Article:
Thursday, October 27, 2011

Clout Is Spelled With a 'C'

Doesn't she look a little too excited for a Klout score of 38? 

Chasing a high Klout score to become influential is somewhat akin to chasing materialism as a way to achieve happiness. Both are bound to end in disappointment. Or at least that’s what the Dalai Lama would say if he knew about Klout.

Klout raised a huge furor yesterday when it changed its ranking algorithm. The scores of a majority of people on Twitter fell by at least 5-10 points, if not more. Klout’s blog post announcing the change in algorithms to reflect a “more transparent and accurate’ score, attracted a lot of angry (and some very entertaining) comments from people who were terribly upset about the steep drop in Klout scores. I joked on Twitter that the extreme reactions made it seem like the stock market had just crashed. But if Klout scores had gone up across the board, would the same people have been complaining? (Some of them definitely weren’t complaining when they got all those free Klout perks.)

Klout’s formula of influence itself has continued to shift as the company grew. It started off by only measuring people’s influence on Twitter and soon expanded to include other online networks such as Facebook, LinkedIn, FourSquare and even blogging platforms. It seems that the change in algorithm now gives greater weight to Facebook than it did before. And as a result, most people on Twitter have found seen their Klout scores drop.

If you think about it, it makes good business sense. A LOT more people are on Facebook than on Twitter. More numbers = more revenue for Klout. So far, most people registered with  Klout have been Twitter users. Know anyone who is only on Facebook and knows/cares about Klout? It seems that this is exactly what Klout is looking to change by adding Facebook as a major variable in the influence game.

I absolutely agree that Klout is not an accurate measure of one’s influence, as many others have said before. It never was, even before they changed their algorithm. Case in point: Two of the top topics Klout believes I’m influential in, include ‘Congress’ and ‘Terrorism.’ As an outsider to the U.S., I am hardly knowledgeable enough to be influential in Congress. And as a Muslim...well, never mind.  Let's just say the existing stereotypes are damaging enough. (I’m just glad it’s possible to hide topics you don’t want to be considered influential in because it's really so off-base!)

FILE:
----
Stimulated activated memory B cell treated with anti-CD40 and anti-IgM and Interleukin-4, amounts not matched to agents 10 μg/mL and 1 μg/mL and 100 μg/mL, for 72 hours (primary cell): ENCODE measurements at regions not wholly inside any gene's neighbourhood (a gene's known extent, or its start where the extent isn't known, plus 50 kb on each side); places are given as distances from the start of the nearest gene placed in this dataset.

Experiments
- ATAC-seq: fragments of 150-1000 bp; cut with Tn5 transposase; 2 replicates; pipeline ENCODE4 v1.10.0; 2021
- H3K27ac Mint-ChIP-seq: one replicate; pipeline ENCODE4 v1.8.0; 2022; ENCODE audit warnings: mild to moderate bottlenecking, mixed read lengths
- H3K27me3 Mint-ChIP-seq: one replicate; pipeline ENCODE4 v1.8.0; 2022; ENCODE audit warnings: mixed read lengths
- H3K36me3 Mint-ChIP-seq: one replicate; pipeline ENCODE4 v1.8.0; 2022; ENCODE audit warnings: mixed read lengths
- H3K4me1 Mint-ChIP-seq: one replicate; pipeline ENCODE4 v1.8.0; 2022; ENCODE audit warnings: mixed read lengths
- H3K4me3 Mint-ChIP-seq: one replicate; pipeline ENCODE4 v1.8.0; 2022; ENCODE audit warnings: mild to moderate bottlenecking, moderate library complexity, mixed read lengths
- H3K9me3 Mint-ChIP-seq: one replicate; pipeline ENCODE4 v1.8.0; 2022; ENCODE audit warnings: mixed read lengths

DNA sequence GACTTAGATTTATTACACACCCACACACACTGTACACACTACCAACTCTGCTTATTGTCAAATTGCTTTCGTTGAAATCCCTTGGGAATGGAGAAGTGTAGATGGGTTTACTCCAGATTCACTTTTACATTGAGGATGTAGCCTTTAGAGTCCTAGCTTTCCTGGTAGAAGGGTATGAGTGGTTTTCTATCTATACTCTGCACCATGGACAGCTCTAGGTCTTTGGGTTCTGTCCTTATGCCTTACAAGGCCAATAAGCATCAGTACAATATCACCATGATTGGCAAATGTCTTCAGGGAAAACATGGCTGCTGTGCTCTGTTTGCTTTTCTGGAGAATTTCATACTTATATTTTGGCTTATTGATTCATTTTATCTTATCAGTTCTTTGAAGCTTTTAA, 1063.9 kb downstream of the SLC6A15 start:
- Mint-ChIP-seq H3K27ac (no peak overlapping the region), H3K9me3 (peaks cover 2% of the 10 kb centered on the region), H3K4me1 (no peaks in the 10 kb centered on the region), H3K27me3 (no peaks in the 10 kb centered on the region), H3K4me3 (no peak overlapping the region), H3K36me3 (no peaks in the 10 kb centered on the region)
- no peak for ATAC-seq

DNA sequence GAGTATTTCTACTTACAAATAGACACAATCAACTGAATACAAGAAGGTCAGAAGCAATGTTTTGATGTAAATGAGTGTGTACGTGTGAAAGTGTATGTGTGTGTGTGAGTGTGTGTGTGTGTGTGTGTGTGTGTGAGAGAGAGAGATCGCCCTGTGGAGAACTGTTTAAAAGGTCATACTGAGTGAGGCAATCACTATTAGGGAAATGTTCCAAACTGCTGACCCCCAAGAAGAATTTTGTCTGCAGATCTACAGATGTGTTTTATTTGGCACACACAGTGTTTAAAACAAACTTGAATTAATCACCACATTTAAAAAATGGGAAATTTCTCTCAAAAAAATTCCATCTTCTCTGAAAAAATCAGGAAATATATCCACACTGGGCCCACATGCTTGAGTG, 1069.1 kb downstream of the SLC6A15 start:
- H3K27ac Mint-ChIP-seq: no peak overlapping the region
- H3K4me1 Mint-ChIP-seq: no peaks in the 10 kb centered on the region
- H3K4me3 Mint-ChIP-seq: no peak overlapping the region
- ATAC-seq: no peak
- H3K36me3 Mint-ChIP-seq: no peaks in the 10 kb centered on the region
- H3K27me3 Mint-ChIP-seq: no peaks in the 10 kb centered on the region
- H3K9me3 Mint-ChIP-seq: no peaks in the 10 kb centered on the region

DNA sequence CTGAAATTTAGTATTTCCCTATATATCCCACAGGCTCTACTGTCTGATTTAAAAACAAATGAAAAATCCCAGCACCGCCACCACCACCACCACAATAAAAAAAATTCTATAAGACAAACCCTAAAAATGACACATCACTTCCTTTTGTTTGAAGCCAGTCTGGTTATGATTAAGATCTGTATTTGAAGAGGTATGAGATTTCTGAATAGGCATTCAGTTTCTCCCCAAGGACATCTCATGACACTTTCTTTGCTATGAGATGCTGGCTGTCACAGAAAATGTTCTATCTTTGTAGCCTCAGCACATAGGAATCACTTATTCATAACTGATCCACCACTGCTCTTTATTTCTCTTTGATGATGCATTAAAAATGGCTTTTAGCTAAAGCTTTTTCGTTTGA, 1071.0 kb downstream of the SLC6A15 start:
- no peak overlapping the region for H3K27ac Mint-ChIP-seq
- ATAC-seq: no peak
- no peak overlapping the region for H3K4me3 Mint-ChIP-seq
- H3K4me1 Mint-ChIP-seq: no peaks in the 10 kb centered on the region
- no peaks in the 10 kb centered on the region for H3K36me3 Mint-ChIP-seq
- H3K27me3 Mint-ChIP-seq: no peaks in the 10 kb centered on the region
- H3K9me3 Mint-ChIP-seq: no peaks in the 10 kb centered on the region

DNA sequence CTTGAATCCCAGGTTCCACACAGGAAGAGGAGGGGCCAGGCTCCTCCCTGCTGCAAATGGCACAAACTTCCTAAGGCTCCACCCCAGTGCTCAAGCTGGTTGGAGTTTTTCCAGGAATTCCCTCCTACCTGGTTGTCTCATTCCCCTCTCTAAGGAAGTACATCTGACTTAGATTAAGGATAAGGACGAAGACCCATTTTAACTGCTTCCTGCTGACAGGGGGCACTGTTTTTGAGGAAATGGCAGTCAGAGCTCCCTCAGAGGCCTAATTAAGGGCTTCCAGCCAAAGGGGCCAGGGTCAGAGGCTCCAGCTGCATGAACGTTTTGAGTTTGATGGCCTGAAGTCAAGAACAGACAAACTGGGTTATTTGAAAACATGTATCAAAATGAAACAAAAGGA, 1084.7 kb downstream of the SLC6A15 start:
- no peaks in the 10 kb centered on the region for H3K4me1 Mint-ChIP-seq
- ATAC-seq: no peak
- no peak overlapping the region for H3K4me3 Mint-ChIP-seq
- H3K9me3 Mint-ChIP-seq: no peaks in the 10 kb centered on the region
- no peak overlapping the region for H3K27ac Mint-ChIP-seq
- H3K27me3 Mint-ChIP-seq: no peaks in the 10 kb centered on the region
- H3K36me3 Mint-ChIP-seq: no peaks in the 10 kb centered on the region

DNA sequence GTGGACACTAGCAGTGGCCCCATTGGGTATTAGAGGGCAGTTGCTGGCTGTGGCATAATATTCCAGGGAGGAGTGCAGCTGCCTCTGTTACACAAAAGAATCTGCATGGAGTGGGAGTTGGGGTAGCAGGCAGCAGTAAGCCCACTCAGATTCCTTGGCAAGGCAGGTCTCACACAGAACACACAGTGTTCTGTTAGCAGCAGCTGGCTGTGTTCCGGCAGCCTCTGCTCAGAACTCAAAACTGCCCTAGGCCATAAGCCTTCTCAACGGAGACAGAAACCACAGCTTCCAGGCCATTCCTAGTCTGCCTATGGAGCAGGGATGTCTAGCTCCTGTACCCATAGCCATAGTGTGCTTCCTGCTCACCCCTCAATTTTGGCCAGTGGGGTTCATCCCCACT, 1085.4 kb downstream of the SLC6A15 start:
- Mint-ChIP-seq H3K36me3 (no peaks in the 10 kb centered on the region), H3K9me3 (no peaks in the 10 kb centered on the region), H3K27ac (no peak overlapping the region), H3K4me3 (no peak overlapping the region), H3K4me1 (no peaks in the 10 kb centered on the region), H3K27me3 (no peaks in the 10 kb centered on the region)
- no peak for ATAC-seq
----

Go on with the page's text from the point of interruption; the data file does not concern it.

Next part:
The biggest lesson from the Klout debacle should be this: As Klout’s algorithms change, so will your score and your so-called 'influence.' Are you any less influential than you were yesterday even though your score has dropped? Of course not. That itself should speak volumes about the wisdom of focusing so narrowly on Klout as a barometer of influence.

That said, can we completely ignore Klout scores? It depends on who you ask. If you’re influential in the online and offline world – that is, you are well-known in social media circles, have plenty of connections and are widely recognized as an expert in your field – you can probably afford to ignore your Klout score, you have earned your influence and you don't need it to prove your worth. But if you’re a 22-year-old, looking for an entry-level job in social media, you will probably need a high Klout score, among other qualifications and skills, to have a good shot at getting a job in this market because recruiters and hiring managers are looking at your Klout score (hopefully, among other things.)

We can cry ourselves hoarse over the unfairness/foolishness of using Klout as a metric, but the truth is that as long as there are people who attach some degree of importance to Klout scores –companies giving out free products to influencers, recruiters, conference organizers looking for speakers with high Klout scores—there will be people paying attention to their scores and consciously looking to game/improve on them.